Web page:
The last time Norm saw a tether car run on the Port Macquarie track was in about 1974 ( the Club having officially faded out circa 1962 ) and in 2005 this land was cleared to develop a Shopping Centre. Underneath all the accumulated rubbish on the block, the track, cable and post were still there - a sad reminder of fun times past.

The actual engine which came up for sale on eBay was called a Model 1980, and it was a redesign of the earlier model done in 1977. Most of the engines at that time were destined for model boats, but the eBay engine ( Serial # 068 ) was made to use in a C/L speed aircraft. Also at that point in time, HRE was trying to develop new products in its line up ( "We were always looking for that export to the U.S.A." ) and as C/L carrier deck flying was popular in the US, Norm designed a carb. specifically for Engine # 068. The engine was then packed up with the intention of sending to a hobby distributor in the States for evaluation, with a view to possibly getting an order for production. Unfortunately, China with its impossible to match cheap labour rates got in the way of all this, and with big manufacturers like ENYA and OS forced to rethink their ideas, little wonder that HRE found it such an uphill battle to compete.

I must be turning into a grumpy old man, but one of my pet hates is the "El Cheapo"mentality that prevails nowadays in a consumers mind. Where once, the philosophy was you bought a quality item which lasted a lifetime, now the prime object is to buy something at the cheapest possible price, and So What ! if the thing buggers up the first or second time you use it - I'll just go and get another one. Cheap is everything.

Most of the Munday engines were of 10cc size, but Norm has played around with other sizes - the last prototype motor he made in 2001 was a 3.5cc ABC front rotor, machined from bar stock, and this engine was used for 12 months in a powered glider.

Also, in 1994 he produced another bar stock prototype, a 60 size ABC F.I.R.E. but admits it needs more development. A few of the local boat modellers in Norm's area have shown interest in an improved version of his WC Model 1980 engine, and he has been asked if he would make up a batch, but to date, has not given it much thought.

The machine tools used in the construction of these motors include a Ward turret lathe ( as well as the ubiquitous Myford M7 ), Sunnen 1290 hone, Landis centre-less grinder and a Bridgeport milling machine. No fancy engineering blueprints are used either,just some "rough drawings and very precise measurements," as Norm puts it.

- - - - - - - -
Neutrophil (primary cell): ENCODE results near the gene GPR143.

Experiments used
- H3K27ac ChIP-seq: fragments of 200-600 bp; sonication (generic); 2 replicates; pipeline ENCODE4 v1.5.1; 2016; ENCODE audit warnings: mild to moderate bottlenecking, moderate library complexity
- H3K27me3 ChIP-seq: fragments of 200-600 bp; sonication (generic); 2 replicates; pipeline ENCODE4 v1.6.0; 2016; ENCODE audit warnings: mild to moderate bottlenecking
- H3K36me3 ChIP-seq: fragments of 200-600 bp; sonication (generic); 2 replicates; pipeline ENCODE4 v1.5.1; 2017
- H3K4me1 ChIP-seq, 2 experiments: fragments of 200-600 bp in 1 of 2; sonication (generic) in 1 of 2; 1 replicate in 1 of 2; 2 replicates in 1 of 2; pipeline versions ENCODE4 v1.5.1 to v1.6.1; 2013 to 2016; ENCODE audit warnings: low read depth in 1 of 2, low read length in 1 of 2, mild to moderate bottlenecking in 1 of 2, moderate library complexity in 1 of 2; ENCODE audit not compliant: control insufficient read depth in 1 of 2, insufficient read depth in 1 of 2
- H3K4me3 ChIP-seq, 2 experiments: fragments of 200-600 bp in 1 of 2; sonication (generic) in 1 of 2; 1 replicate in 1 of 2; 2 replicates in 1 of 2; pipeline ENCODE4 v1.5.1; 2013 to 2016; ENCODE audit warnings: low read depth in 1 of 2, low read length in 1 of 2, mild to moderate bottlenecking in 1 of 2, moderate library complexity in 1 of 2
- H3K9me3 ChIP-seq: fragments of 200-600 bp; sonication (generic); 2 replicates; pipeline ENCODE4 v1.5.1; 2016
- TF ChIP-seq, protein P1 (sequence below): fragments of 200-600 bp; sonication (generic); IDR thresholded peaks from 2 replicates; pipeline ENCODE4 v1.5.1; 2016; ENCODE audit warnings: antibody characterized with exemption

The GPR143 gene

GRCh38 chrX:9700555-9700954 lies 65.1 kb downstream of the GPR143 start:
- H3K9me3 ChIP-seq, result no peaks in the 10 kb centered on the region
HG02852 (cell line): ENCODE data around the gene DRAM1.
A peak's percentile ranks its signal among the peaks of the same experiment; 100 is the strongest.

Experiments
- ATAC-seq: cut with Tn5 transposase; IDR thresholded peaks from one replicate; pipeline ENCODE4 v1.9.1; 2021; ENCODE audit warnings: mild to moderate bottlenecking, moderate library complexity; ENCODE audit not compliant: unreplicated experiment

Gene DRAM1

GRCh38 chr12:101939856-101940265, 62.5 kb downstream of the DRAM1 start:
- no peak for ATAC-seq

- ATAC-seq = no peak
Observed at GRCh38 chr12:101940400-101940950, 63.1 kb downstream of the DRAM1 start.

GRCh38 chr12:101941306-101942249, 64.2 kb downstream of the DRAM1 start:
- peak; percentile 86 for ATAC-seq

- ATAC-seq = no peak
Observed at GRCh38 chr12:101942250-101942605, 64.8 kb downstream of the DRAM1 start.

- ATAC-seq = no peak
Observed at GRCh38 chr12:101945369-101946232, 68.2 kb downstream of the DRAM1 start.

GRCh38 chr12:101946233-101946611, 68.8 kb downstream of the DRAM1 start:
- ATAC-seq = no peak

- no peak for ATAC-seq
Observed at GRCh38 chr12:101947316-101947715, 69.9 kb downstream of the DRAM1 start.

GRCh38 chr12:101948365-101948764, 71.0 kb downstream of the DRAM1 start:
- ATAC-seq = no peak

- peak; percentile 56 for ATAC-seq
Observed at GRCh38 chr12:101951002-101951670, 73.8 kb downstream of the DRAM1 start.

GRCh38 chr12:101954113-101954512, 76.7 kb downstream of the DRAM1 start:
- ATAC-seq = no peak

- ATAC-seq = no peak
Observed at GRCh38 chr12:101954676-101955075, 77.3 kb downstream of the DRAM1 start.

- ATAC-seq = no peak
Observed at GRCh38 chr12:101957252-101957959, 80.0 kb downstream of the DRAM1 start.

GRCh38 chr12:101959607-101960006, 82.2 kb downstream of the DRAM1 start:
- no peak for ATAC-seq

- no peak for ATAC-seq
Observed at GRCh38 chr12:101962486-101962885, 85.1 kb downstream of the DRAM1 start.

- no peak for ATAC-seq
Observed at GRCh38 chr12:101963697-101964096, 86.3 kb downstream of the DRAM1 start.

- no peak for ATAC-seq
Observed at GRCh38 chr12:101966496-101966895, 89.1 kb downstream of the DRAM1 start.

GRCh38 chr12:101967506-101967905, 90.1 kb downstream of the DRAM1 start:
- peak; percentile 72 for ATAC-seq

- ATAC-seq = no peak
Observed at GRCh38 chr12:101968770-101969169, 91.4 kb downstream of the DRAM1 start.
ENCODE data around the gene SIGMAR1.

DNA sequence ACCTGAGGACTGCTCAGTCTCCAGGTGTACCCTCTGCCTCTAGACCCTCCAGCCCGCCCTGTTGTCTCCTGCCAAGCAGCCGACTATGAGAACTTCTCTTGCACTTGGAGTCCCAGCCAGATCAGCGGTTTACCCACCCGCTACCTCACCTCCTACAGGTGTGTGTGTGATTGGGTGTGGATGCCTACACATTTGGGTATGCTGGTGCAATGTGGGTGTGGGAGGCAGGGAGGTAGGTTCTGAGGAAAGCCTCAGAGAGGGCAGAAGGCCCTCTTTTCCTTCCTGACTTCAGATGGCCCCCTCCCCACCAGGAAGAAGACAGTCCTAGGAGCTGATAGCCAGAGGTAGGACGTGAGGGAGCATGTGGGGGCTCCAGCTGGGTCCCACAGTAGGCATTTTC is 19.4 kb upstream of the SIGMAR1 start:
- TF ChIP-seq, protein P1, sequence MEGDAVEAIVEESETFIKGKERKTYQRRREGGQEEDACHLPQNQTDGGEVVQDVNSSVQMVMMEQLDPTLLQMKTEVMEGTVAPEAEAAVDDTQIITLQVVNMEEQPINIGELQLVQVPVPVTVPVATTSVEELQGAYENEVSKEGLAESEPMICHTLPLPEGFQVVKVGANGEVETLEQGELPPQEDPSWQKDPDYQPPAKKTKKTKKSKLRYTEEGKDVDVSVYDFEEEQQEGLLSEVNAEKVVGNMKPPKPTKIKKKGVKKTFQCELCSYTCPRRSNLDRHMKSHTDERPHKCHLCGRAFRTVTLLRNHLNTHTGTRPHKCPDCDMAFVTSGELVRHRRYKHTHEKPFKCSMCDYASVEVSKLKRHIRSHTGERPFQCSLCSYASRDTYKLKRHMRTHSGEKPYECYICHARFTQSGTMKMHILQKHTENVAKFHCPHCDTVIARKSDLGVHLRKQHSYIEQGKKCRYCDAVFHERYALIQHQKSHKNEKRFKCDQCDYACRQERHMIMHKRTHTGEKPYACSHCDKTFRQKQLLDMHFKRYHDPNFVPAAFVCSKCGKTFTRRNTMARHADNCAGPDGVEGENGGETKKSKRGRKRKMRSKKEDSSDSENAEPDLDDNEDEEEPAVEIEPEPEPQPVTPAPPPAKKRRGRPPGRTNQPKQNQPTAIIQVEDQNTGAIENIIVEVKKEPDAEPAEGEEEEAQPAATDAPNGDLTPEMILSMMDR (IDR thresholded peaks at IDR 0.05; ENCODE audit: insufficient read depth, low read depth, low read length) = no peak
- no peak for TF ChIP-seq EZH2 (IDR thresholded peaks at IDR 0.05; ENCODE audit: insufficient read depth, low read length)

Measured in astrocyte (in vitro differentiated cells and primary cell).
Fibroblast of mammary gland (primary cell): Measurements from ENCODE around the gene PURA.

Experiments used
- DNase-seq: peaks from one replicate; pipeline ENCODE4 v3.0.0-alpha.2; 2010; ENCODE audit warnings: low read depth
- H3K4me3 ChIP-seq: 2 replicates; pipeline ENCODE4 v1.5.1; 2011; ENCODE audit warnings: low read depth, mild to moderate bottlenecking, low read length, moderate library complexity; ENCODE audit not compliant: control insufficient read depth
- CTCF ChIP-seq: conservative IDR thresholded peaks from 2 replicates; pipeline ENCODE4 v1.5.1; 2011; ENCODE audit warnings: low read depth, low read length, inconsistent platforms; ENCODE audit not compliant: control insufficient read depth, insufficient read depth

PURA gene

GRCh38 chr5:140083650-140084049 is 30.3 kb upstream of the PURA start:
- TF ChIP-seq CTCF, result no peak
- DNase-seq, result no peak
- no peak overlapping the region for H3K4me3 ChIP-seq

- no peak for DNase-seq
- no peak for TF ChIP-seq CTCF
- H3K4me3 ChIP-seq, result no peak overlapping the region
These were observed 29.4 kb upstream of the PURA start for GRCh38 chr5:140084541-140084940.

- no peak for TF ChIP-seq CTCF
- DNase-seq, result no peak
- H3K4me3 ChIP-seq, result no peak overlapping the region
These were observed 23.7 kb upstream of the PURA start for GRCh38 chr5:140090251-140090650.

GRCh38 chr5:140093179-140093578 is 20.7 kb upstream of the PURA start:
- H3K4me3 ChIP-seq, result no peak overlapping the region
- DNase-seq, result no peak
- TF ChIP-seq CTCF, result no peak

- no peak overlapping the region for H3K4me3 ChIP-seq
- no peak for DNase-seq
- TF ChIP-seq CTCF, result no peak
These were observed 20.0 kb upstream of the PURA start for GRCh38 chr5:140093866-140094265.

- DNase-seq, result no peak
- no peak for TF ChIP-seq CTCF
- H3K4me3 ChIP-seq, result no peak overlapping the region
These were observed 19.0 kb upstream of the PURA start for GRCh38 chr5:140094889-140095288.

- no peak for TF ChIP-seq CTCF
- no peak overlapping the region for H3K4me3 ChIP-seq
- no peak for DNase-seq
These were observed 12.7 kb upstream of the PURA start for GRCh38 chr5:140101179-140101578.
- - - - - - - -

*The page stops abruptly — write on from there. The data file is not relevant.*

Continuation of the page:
Just as the average race goer doesn't see the preparation that goes into a Melbourne Cup winner, so the buyer of a model engine does not know ( or care about ) the hard work that goes into making it. Norm says it takes him about a year to prepare all the required special jigs & fixtures, special tools, mold patterns, mold boxes etc., so it's little wonder the development cost is so high. To those modellers brought up on a diet of flawless and shiny die cast crankcases ( or nowadays, name your colour ) the Munday engine with its sand castings will probably look crude and rough. For small production runs however, the cost of dies is prohibitive but there is also a better reason - a good sand casting has a higher tensile strength than an equivalent pressure die casting, and this is the very reason why the mighty McCoy 60 itself utilised sand, and not die cast, main components ( crankcase & front housing ). Even by the late 40's or early 50's, die-casting in the States had reached an impressively high standard and it never ceases to amaze me how light some of those old motors are for their size.

Those egg-shell thin castings might have done wonders for the power / weight ratio, but the ability to survive a crash or hard landing certainly suffered as a result.

Some technical data on the pictured engine ( Serial # 068 )

Model 1980 Munday

Bore - 23 mm ( 0.90551 in.)

Stroke - 22.5 mm (0.88583 in. )

Capacity - 0.57 cu.in. or 9.35 cc

Note : to ward off any armchair slide-rule freaks, let me (Norm actually ) point out that all these figures are nominal, meaning that there would be slight variations from engine to engine. Norm used a "go, no-go" gauge (hardened & ground steel pin ) which measured the bore at 0.92725 in. and he tells me that we could add up to 0.002 in. to that, as he liked to have the bore around 0.930 in. Even at this, the capacity is well under the yardstick .60 size, but this allowed the engine builder a bit of leeway if he needed to "salvage a sleeve if bored wrong or to re-hone a worn engine." The formula used to arrive at the above (engine capacity ) figures is theone used by Peter Chinn ie. Bore x Bore x Stroke x 0.78540

Weight - 22.25 oz. without muffler

Schnuerle porting - 3 passages cast into crankcase ( from phenolic resin sand )

Cylinder liner made from heat treated alloy steel - 3 exhaust ports, 3 transfer ports opposite the exhaust plus 1 each boost ports, fore & aft

Piston - flat topped, no baffle - machined from silicone alloy, single Meehanite ring ( free floating ) which was made "in house." Hole for gudgeon pin step bored, pin being inserted from front of piston

Gudgeon pin - hardened to Rockwell 65, P.T.F.E. retainer on front end

Disc Valve - free machining grade of aluminium - adjustable for wear

Bearings - twin ball races on crankshaft ( of Chinese origin, early engines had variably Hoffman, F.A.G. or New Departure bearings )

Glow plug ignition ( 2 McCoy MC-8 plugs recommended ) Norm says here that initially, he had problems trying to make the signature twin plugs work with the cooler running Schnuerle ported design ( the McCoy loop scavenged design running higher combustion chamber temperatures ) but, "When you get it right, it's fantastic! " Interestingly, Norm found the same thing that Merco did with their twin plug head engines ie. no advantage was gained by using R/C type idlebar ( or shielded element ) glow plugs.

Compression Ratio - no official figure given, apart from "lowish" ( to suit nitro fuels). My guesstimate - in the range of 8 or 8.5 : 1

Fuel - recommended minimum of 25 % castor oil

And how does it run you ask ? Well, even though I did actually end up purchasing Norm's eBay engine, it wasn't for myself but for a friend of mine, and I didn't want to stretch the friendship by pulling his brand new acquisition to pieces or bolting it to a test bench. So I will conclude with Norm's appraisal of his very own engine's running characteristics ( he ran it for 40 minutes or so back in 1986 )..."Smooth, Reliable, Strong - like its never going to stop. Just like all Munday Brothers engines!"




After much arm twisting, the person responsible for the Munday engine has now reluctantly agreed to be identified - "Norm" is in fact Michael Munday.